Redirects

Talking about redirects could quickly become very technical and quite boring but I will limit myself to the basics – why you would want/need to use a redirect and what you need to consider once you do use a redirect.

There are many instances where you might like to use a redirect – refreshing a page, transferring from one domain to another (e.g. from mydomain.com to www.mydomain.com or from www.mydomain.NET to www.mydomain.COM etc.), if you move pages due to a site re-design, etc. This last one is very important and all too often overlooked.

So, why should you bother telling people that pages have moved? And why do you care HOW you achieve the redirect? Well, the point of having a site is to have site traffic, right? Assume you redesign your site, move certain files or even just change the naming convention (for example you might move from static files to a database oriented setup so that www.mydomain.com/article1.php becomes www.mydomain.com/articles.php?id=1. Using redirects can easily and seamlessly move visitors to the old site pages to the new ones.

Two main redirect issues to consider are: how redirects affect search engines and how they affect people linking to you.

For the purposes of search engines, there are two types of redirects that should be used, the “301 permanent” and the “302 temporary”. The number is used to tell search engine spiders (or browsers) that the file being looked for has been moved, temporarily if using a 302 and permanently if using a 301.

This means that when you are planning to move files on your server, you need to correctly inform the search engine spider where and what type of move this was. The wrong information can lead to being dropped entirely or just in ranking by search engines.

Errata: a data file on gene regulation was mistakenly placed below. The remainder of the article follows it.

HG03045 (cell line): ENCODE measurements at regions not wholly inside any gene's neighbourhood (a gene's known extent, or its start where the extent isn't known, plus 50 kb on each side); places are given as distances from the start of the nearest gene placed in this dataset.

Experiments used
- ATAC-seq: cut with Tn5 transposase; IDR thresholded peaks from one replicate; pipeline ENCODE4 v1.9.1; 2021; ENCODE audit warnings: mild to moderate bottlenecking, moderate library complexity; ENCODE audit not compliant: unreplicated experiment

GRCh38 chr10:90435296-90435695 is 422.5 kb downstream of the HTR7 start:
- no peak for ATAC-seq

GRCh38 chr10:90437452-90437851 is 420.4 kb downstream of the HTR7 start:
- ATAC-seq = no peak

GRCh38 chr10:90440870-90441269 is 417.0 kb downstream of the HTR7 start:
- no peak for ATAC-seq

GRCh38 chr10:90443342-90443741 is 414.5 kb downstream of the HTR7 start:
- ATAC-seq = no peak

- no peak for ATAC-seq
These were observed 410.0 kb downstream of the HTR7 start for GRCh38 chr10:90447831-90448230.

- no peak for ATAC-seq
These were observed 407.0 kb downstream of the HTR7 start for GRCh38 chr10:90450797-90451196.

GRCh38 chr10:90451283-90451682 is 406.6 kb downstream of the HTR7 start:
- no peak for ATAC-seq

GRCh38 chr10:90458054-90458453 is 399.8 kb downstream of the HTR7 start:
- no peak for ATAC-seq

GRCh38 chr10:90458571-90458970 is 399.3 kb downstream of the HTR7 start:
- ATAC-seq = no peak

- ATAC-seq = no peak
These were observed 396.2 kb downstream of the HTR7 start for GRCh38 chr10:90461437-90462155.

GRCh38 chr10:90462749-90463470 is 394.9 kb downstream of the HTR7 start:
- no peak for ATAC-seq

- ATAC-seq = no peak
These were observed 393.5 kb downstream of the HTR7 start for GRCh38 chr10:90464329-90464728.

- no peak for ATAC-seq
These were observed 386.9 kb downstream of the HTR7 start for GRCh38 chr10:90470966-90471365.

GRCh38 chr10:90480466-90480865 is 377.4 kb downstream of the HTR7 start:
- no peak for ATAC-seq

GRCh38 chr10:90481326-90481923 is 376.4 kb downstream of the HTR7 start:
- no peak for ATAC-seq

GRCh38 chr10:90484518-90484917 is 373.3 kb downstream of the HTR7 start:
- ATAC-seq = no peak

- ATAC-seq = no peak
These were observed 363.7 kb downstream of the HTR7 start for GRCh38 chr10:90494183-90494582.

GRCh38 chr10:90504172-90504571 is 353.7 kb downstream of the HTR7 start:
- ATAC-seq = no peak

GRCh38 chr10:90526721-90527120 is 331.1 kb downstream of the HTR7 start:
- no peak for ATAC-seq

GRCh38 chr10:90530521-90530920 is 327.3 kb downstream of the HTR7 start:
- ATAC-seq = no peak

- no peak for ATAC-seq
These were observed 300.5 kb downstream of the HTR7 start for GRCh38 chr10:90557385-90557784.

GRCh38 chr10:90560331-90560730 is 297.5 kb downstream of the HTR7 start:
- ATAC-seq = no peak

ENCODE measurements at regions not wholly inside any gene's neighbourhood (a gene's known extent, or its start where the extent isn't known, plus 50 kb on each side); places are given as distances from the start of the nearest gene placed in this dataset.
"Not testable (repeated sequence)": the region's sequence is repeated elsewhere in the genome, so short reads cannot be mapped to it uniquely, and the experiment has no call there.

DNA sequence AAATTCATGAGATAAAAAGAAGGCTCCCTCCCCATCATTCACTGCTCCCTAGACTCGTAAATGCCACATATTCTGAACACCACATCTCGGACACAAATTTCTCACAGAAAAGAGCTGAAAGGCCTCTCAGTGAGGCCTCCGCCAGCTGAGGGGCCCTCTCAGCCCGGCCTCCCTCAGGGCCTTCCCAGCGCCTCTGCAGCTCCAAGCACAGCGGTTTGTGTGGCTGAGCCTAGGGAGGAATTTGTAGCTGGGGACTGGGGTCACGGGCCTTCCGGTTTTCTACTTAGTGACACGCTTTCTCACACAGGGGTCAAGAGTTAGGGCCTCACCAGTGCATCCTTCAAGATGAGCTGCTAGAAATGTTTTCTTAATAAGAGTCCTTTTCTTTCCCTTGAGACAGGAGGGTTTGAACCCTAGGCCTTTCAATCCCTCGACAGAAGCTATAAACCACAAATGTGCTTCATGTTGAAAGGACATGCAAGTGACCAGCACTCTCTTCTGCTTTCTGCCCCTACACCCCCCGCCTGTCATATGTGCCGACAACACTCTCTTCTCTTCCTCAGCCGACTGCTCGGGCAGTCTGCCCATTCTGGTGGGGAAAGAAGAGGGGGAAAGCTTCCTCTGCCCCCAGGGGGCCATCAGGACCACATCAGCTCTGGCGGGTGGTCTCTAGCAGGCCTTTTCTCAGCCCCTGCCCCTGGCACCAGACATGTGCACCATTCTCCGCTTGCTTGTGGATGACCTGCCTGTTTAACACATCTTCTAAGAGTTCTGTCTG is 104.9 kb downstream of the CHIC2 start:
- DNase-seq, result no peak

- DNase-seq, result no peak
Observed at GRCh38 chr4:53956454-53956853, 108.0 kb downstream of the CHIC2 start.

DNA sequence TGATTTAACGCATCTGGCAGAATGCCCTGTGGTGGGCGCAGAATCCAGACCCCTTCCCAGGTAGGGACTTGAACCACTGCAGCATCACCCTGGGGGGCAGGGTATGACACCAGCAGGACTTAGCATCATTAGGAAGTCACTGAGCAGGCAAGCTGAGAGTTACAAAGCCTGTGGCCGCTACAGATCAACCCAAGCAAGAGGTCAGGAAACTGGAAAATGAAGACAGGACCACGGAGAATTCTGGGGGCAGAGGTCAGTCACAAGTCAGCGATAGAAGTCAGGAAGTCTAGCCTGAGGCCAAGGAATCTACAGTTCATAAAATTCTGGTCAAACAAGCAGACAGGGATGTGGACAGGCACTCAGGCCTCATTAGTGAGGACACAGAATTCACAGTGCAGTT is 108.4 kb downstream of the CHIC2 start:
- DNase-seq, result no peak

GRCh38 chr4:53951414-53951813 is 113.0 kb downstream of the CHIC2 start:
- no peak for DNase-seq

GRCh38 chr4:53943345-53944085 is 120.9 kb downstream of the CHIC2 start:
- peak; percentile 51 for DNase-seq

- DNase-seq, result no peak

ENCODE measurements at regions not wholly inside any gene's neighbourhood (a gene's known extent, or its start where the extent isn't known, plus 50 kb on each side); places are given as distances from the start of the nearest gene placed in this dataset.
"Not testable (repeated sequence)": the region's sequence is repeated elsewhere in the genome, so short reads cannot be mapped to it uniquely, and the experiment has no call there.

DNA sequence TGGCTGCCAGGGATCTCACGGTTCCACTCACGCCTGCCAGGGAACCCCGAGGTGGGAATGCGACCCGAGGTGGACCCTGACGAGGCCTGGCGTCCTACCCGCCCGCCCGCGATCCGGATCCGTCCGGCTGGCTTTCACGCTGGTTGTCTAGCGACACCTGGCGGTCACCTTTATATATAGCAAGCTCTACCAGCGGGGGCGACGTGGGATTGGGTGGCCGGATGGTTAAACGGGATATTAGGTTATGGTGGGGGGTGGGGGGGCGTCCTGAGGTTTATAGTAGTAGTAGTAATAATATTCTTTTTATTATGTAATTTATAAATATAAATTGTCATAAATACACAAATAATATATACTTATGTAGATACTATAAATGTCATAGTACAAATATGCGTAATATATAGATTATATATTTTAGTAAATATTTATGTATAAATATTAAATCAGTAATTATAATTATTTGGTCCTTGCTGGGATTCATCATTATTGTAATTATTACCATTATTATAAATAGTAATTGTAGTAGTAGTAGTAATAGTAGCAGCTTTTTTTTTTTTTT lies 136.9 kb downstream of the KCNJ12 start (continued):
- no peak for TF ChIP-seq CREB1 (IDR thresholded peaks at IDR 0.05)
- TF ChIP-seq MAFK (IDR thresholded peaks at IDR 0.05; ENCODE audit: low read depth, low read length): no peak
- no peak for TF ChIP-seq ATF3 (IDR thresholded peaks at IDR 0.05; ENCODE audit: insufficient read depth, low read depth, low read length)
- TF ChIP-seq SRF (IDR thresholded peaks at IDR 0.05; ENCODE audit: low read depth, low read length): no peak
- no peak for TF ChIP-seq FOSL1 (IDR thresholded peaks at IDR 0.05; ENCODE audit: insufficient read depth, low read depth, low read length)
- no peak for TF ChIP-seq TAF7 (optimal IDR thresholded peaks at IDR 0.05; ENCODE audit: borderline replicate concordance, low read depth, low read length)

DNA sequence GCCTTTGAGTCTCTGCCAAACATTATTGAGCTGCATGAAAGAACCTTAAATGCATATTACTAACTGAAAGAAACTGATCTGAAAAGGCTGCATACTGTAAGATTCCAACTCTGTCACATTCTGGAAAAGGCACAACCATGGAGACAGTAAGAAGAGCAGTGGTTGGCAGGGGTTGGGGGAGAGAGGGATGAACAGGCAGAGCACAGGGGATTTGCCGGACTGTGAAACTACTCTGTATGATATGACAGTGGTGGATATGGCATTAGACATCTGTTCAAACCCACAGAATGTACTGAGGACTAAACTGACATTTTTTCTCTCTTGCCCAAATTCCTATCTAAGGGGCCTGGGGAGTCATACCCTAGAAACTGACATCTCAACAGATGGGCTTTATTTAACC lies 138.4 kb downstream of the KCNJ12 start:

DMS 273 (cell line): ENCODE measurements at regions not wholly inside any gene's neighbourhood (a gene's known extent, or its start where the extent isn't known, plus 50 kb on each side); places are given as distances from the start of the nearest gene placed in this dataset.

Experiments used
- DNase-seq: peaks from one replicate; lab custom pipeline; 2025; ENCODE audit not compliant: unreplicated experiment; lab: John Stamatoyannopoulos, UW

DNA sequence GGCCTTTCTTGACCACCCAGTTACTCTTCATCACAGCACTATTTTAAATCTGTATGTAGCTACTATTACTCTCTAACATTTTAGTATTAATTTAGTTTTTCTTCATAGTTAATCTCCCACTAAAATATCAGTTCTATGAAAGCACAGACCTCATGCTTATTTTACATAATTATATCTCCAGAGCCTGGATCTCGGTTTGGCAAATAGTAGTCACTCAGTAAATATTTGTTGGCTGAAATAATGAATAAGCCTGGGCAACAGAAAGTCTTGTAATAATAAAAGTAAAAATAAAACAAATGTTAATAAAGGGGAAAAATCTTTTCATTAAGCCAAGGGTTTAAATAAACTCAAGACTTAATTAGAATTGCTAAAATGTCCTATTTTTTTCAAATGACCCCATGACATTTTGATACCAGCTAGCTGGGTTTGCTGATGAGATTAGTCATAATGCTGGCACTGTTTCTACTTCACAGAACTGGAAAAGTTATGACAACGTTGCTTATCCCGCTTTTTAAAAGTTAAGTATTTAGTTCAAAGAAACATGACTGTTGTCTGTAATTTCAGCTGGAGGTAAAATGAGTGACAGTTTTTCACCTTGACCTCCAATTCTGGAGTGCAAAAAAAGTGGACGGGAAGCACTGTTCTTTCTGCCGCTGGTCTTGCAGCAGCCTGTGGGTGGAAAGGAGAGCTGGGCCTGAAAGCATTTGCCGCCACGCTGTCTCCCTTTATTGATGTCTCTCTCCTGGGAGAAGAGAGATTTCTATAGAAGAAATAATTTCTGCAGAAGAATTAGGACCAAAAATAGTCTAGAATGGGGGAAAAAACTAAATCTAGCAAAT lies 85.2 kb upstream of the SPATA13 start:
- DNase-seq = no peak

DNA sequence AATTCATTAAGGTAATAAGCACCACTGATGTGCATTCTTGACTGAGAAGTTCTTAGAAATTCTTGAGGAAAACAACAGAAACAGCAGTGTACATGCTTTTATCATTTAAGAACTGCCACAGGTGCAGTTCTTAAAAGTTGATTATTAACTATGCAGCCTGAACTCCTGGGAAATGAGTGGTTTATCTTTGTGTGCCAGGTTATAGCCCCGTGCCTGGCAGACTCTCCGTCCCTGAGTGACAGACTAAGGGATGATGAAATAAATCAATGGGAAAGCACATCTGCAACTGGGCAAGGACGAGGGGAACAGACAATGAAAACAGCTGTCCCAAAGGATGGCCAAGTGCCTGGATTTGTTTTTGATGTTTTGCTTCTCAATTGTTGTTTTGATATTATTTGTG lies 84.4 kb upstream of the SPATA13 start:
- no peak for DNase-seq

Hopefully it doesn’t need to be said, but it is quite important to use the appropriate type of redirect – in other words, using a 302 when you should use a 301 will get you in trouble. By using the wrong redirect, in this case a 302, Google and others can construe this as spamming because of duplicate content issues. A WebProNews article by Shari Thurow, “Duplicate content in the search engines,” explains this issue very well. According to Shari, if you are going to be managing multiple domain names for one website, “always place a 301 redirect on the domains that you do not wish to promote in the search engines.”

Redirects vs. Rewrites

While a redirect actually forwards a browser/spider to a different page, a URL rewrite takes a page in one format (say http://www.domain.com/articles/title/) and loads an alternative page (say http://www.domain.com/index.php?page=articles&title=title) without the client being aware of what is going on. A common use of URL rewriting is when you use a database-driven website and would like to use readable URLs rather than complex query string URLS.

Accomplishing the Redirect

There are a few methods that can be utilized when trying to implement a 301 redirect properly.

These are covered very well in a HighRankings.com posting or in our own section Common Uses for .htaccess Files

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